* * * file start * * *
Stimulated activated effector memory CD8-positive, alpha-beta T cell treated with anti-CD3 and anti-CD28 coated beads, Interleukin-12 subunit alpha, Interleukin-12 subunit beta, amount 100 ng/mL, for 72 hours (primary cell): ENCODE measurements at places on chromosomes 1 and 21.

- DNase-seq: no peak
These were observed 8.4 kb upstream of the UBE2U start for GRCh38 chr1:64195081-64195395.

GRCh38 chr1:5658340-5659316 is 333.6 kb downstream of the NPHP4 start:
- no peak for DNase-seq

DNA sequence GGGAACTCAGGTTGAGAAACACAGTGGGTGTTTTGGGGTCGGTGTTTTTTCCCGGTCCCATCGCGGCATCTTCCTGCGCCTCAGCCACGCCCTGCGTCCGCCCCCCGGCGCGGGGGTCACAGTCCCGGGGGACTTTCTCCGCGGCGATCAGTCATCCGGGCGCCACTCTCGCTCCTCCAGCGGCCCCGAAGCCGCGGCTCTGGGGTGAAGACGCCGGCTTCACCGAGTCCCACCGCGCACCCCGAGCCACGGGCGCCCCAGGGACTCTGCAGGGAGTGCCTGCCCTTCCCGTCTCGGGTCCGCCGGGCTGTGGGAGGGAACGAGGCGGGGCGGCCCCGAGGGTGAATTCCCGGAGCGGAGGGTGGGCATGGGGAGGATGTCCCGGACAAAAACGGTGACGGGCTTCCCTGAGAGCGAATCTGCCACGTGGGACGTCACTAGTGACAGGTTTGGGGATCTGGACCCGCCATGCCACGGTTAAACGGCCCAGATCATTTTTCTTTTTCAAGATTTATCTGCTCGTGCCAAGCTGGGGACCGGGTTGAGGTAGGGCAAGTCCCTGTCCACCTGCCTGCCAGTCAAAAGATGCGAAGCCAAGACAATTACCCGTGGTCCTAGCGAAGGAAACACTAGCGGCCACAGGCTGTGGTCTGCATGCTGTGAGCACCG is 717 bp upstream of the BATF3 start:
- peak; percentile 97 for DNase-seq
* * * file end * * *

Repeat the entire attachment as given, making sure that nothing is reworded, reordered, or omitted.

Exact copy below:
Stimulated activated effector memory CD8-positive, alpha-beta T cell treated with anti-CD3 and anti-CD28 coated beads, Interleukin-12 subunit alpha, Interleukin-12 subunit beta, amount 100 ng/mL, for 72 hours (primary cell): ENCODE measurements at places on chromosomes 1 and 21.

- DNase-seq: no peak
These were observed 8.4 kb upstream of the UBE2U start for GRCh38 chr1:64195081-64195395.

GRCh38 chr1:5658340-5659316 is 333.6 kb downstream of the NPHP4 start:
- no peak for DNase-seq

DNA sequence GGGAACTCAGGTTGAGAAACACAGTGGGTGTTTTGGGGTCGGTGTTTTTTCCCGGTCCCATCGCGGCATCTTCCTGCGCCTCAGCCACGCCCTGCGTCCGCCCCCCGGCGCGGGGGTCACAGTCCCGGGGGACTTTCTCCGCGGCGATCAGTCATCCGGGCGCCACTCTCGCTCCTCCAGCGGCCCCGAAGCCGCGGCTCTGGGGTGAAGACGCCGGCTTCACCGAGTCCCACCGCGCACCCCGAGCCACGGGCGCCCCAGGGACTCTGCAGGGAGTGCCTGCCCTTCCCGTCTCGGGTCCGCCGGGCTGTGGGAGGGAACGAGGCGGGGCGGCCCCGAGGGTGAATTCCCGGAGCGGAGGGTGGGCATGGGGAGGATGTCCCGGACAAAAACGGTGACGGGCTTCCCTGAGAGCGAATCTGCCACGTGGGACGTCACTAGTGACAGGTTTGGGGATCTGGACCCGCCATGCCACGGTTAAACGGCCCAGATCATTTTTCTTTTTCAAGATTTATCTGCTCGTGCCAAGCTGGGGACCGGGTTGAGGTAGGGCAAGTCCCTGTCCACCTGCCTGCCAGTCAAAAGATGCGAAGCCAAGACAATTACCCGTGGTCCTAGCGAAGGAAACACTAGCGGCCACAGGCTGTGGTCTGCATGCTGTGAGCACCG is 717 bp upstream of the BATF3 start:
- peak; percentile 97 for DNase-seq